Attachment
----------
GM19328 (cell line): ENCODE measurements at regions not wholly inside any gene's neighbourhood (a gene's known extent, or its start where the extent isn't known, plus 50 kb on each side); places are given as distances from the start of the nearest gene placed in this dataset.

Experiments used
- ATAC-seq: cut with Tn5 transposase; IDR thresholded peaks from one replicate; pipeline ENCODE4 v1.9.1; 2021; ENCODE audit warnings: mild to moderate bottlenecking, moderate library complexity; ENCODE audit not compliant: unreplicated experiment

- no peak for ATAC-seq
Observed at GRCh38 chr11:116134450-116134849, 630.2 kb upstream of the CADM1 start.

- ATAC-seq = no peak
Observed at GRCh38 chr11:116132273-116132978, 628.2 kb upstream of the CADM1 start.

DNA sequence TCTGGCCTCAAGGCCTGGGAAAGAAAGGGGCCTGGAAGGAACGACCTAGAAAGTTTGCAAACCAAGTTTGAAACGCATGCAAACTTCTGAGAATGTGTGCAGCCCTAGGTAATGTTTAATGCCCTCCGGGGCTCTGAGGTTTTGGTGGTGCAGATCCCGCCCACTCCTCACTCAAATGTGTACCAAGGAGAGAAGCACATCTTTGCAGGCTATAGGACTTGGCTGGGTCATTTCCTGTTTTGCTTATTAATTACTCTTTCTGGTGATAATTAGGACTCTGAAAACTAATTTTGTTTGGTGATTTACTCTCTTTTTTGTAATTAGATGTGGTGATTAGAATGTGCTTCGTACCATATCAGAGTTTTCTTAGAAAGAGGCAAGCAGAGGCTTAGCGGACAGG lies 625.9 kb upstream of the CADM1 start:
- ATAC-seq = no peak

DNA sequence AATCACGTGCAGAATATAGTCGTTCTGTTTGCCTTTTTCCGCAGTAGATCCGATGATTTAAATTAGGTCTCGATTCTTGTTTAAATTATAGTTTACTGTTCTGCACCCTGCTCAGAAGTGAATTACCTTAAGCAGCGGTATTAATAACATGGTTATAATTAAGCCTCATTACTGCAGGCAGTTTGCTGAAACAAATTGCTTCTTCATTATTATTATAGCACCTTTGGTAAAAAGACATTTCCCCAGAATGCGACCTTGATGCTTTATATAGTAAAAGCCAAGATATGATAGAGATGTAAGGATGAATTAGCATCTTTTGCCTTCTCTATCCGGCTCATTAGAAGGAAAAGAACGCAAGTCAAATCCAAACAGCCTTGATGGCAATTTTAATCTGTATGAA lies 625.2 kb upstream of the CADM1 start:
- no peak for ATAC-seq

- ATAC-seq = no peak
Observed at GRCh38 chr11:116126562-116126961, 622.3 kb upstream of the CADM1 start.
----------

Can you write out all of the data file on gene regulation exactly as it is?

GM19328 (cell line): ENCODE measurements at regions not wholly inside any gene's neighbourhood (a gene's known extent, or its start where the extent isn't known, plus 50 kb on each side); places are given as distances from the start of the nearest gene placed in this dataset.

Experiments used
- ATAC-seq: cut with Tn5 transposase; IDR thresholded peaks from one replicate; pipeline ENCODE4 v1.9.1; 2021; ENCODE audit warnings: mild to moderate bottlenecking, moderate library complexity; ENCODE audit not compliant: unreplicated experiment

- no peak for ATAC-seq
Observed at GRCh38 chr11:116134450-116134849, 630.2 kb upstream of the CADM1 start.

- ATAC-seq = no peak
Observed at GRCh38 chr11:116132273-116132978, 628.2 kb upstream of the CADM1 start.

DNA sequence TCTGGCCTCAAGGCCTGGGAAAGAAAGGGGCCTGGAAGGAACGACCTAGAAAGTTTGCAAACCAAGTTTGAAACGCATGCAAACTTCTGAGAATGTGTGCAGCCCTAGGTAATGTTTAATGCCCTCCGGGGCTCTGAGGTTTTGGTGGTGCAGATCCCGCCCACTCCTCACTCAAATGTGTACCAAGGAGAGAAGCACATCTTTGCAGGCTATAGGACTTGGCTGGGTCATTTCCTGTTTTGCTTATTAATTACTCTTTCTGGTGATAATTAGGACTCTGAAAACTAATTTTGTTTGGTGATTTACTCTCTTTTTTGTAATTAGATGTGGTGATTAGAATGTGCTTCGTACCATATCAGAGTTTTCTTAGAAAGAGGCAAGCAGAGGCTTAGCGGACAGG lies 625.9 kb upstream of the CADM1 start:
- ATAC-seq = no peak

DNA sequence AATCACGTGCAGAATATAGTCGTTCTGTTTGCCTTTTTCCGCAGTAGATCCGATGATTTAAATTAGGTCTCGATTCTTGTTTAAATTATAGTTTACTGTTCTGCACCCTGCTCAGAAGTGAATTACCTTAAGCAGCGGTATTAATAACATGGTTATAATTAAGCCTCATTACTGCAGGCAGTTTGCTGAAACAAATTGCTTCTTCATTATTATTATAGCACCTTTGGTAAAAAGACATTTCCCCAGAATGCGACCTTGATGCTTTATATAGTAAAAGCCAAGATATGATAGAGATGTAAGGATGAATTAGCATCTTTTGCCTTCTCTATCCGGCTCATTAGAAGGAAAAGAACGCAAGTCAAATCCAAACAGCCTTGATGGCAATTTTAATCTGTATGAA lies 625.2 kb upstream of the CADM1 start:
- no peak for ATAC-seq

- ATAC-seq = no peak
Observed at GRCh38 chr11:116126562-116126961, 622.3 kb upstream of the CADM1 start.